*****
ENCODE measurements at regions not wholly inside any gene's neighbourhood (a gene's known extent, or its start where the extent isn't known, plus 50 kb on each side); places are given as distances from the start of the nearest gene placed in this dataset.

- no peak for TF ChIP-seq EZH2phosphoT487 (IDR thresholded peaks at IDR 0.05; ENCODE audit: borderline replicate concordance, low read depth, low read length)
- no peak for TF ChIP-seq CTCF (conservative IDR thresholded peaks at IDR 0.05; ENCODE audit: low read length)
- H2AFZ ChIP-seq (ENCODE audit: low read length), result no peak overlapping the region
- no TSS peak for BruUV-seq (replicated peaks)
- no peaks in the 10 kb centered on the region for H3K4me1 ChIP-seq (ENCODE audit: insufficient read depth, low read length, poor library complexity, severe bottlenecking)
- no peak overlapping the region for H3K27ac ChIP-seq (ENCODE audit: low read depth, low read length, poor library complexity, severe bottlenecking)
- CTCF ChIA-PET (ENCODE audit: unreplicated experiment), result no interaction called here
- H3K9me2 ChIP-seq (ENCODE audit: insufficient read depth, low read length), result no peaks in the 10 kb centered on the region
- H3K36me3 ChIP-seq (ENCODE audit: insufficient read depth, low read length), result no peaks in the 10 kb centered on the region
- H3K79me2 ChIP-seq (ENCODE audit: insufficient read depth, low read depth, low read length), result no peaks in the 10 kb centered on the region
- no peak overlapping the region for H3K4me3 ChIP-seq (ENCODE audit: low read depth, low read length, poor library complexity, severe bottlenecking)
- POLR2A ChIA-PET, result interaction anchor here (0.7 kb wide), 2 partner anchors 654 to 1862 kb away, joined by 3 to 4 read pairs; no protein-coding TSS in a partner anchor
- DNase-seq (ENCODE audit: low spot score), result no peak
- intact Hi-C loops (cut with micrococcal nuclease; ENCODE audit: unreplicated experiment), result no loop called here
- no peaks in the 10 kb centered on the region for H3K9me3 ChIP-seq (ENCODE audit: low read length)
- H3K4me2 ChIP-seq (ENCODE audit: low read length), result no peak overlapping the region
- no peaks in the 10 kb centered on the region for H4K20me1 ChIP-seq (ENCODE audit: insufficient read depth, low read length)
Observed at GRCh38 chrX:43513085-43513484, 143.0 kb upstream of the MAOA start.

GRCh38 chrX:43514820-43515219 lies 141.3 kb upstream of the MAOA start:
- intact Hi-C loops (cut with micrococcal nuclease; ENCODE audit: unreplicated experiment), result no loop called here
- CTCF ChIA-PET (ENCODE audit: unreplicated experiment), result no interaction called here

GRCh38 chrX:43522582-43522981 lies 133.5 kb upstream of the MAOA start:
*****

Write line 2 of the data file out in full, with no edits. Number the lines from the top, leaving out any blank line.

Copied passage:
- no peak for TF ChIP-seq EZH2phosphoT487 (IDR thresholded peaks at IDR 0.05; ENCODE audit: borderline replicate concordance, low read depth, low read length)